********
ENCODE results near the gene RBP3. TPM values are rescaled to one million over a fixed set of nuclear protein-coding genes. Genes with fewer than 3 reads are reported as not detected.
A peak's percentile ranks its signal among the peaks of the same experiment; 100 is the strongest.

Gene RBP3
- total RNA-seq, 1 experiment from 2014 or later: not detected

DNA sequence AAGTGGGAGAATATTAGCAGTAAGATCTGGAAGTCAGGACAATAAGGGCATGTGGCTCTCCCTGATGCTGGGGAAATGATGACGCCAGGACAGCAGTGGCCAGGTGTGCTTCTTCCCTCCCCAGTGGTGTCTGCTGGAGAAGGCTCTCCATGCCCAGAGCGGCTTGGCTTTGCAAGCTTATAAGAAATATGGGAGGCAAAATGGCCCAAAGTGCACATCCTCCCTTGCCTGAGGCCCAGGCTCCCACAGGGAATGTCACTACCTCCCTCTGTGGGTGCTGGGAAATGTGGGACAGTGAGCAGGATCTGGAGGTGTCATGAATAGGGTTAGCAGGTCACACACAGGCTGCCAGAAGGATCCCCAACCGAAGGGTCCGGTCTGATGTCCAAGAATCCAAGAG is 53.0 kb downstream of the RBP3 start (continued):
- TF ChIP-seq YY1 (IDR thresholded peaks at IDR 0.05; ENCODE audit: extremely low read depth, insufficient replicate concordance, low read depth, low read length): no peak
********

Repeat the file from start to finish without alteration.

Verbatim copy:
ENCODE results near the gene RBP3. TPM values are rescaled to one million over a fixed set of nuclear protein-coding genes. Genes with fewer than 3 reads are reported as not detected.
A peak's percentile ranks its signal among the peaks of the same experiment; 100 is the strongest.

Gene RBP3
- total RNA-seq, 1 experiment from 2014 or later: not detected

DNA sequence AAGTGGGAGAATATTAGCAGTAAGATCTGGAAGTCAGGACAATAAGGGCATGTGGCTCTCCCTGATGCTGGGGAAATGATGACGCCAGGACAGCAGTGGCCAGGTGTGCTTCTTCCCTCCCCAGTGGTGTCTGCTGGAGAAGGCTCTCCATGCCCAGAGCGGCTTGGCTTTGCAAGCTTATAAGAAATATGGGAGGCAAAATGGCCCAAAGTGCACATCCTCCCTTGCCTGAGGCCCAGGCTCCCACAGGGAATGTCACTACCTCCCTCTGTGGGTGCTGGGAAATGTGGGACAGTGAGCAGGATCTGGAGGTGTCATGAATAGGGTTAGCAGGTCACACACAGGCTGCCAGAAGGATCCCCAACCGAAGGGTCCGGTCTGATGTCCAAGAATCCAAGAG is 53.0 kb downstream of the RBP3 start (continued):
- TF ChIP-seq YY1 (IDR thresholded peaks at IDR 0.05; ENCODE audit: extremely low read depth, insufficient replicate concordance, low read depth, low read length): no peak